Is there any way you can use the words 'Yes' and 'No' without it being in the context of answering a question?

Both words can be used to answer yes/no questions like 'is X true' or 'are you X'.

Is there any case where you could simply respond with either single word without it being a question?

If you say 'I am X' for example, and someone says 'Yes', that doesn't actually make sense, does it? You'd have to say 'That's true' instead, right?

Edit:

Sorry, should have been more specific: I mean just 'Yes' or 'No' as a single word sentence. Can you say just 'Yes' or 'No' in response to a non-question and have it make sense?

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    You know you're expected to include your research, yes? – Tushar Raj Jun 6 '15 at 18:26
  • I don't really know what you mean – Ambidextroid Jun 6 '15 at 18:27
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    @TusharRaj was demonstrating that Yes can follow a statement as a tag question all of its own, when it doesn't actually answer a question at all. – Andrew Leach Jun 6 '15 at 18:29
  • @Ambi: Before posting here, you should try to find out the answer using common references. If they fail you, post the links here, tell us why you still need help and we'll be happy to help you. – Tushar Raj Jun 6 '15 at 18:29
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    I sense an disagreement you're having with someone over how to say something (or an imagined controversy). Can you be explicit about what utterances you and you (possibly imagined) adversary are discussing? Give the utterance(s) in question. – Mitch Jun 6 '15 at 18:29

"Yes" can be used as a confirmatory response; and "No" can indicate disagreement.

You are Lobby Lud and I claim my five pounds.
Yes. Here it is.

I'm going out and won't be back till midnight.
No.
Eleven o'clock?
No.
Ten-thirty, then.
Yes.

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    No can also be used as an exclaimation, of course, an imperative prohibition ("No!" to a dog or young child, for example) or of disappointed realisation ("Nooooooooooooooo!" as a Hollywood villain meets their doom). – Dan Sheppard Aug 14 '15 at 16:59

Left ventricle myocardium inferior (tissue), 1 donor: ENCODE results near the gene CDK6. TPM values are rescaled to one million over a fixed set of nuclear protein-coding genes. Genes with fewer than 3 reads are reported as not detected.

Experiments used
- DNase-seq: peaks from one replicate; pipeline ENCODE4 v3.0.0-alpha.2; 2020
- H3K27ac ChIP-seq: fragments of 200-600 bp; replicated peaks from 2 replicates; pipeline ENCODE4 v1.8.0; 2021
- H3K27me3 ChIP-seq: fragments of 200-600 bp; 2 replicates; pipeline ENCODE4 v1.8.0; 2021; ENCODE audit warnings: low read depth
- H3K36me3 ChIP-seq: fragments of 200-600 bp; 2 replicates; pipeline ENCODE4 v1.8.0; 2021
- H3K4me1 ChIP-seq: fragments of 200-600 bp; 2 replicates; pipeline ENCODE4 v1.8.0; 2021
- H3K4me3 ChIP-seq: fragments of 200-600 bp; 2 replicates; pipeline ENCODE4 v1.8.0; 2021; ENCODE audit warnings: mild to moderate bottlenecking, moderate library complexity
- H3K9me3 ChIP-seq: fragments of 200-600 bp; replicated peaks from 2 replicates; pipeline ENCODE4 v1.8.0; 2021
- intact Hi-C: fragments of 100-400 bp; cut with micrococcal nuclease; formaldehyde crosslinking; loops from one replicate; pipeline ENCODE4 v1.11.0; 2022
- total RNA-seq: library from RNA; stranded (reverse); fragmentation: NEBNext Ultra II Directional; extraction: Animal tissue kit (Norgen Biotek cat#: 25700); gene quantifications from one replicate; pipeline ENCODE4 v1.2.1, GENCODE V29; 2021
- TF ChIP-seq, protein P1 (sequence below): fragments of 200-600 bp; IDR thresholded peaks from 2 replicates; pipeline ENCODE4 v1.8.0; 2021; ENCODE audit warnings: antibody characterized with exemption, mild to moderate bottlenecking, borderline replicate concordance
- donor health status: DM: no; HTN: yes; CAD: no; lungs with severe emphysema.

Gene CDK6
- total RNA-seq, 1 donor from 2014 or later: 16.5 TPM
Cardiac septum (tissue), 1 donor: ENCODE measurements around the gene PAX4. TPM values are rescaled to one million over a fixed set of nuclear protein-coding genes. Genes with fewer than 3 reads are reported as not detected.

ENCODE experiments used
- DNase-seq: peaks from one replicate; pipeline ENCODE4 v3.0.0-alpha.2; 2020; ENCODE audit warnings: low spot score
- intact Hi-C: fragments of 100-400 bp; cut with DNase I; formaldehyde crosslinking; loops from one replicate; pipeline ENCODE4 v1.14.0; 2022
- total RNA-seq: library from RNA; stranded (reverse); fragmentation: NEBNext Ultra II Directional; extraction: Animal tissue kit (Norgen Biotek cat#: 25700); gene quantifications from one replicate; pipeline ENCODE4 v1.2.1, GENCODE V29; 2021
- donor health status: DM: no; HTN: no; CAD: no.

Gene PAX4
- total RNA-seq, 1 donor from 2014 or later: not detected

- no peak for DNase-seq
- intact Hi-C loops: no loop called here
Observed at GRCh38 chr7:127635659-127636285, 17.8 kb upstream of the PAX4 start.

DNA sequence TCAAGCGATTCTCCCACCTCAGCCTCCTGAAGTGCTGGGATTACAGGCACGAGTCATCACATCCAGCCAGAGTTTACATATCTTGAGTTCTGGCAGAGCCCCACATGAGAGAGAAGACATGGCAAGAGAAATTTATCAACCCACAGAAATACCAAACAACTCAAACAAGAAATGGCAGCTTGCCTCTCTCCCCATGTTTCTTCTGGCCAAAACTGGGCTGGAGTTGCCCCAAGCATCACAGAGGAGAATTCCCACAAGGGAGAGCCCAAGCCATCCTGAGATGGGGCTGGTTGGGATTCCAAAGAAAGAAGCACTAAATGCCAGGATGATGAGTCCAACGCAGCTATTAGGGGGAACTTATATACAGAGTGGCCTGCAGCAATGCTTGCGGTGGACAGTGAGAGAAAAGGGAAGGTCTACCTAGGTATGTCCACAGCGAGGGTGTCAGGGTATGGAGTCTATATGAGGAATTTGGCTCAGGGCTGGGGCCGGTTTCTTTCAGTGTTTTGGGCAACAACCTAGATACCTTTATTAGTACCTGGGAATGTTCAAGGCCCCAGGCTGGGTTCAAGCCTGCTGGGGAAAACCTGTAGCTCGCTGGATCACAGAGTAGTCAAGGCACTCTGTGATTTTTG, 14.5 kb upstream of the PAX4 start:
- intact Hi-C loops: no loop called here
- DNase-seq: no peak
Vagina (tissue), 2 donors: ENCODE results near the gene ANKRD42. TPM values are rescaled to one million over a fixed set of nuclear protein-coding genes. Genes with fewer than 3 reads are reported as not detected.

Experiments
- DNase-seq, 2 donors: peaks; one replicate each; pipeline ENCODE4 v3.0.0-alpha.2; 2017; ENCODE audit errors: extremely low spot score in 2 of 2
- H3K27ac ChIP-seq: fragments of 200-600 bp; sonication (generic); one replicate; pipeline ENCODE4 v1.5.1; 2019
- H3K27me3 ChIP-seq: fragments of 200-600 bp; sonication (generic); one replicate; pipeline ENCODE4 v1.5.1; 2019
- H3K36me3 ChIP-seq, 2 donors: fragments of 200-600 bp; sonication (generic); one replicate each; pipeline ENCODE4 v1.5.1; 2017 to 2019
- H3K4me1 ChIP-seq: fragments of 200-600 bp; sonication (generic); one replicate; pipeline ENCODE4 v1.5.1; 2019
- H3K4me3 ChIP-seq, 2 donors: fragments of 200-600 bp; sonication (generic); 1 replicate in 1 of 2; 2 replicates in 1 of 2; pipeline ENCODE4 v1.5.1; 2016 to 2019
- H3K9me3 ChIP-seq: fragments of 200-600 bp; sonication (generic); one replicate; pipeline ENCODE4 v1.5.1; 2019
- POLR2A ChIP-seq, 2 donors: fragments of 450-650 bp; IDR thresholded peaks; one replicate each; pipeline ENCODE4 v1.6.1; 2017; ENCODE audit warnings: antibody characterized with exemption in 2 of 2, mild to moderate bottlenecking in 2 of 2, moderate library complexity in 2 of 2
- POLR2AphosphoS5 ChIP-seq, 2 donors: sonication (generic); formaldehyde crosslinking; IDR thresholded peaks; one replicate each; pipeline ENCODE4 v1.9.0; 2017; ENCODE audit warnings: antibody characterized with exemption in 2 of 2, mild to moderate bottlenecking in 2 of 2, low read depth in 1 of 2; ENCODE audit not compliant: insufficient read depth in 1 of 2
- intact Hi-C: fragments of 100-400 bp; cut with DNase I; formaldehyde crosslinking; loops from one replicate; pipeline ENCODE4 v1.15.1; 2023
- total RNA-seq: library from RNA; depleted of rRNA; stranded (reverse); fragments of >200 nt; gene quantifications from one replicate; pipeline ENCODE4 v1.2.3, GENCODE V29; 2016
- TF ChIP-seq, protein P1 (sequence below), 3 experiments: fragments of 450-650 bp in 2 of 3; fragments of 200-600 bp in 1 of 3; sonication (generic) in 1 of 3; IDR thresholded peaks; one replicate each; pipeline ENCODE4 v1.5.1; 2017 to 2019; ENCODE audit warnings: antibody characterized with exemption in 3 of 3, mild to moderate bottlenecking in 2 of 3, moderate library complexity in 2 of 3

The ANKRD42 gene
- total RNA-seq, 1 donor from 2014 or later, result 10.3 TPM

Yes. Both are used to 'echo' the sentiments of the previous speaker. "It's a lovely day today!" "Yes".
"He shouldn't be kicking that animal." "No." "This tastes like xxxxxx". "Yeah".

It's a way to keep the conversation kicking along and show sympathy, support or agreement. I suppose there is an implied reflexive question in the first utterances ("isn't it?", and "should he?" and "doesn't it") but this doesn't have to be implied in the tone. If the second person doesn't respond with the appropriate yes or no, they might be seen as sullen, dull, unco-operative or even disagreeing with the statement, or perhaps just shy. The relationship between the speakers would also influence whether the implied question is voiced. Assertive speakers do not solicit agreement, but they expect it anyway.

Just FTR it's completely commonplace to use "Yes" or "No" as an exclamation.

So, not in response to any other words, and indeed even if there is nobody else there, you may say "Yes!" when you (say) come across something good. You may say "No!" if you, perhaps, accidentally break something.

  • I think FTR (for the record) should be spelled out. Not everyone is familiar with these abbreviations the first time round (FTR). Ha! – Mari-Lou A Jun 7 '15 at 5:13
  • every living human, err on the internet, knows that FTR stands for for the record! – Fattie Jun 7 '15 at 5:14

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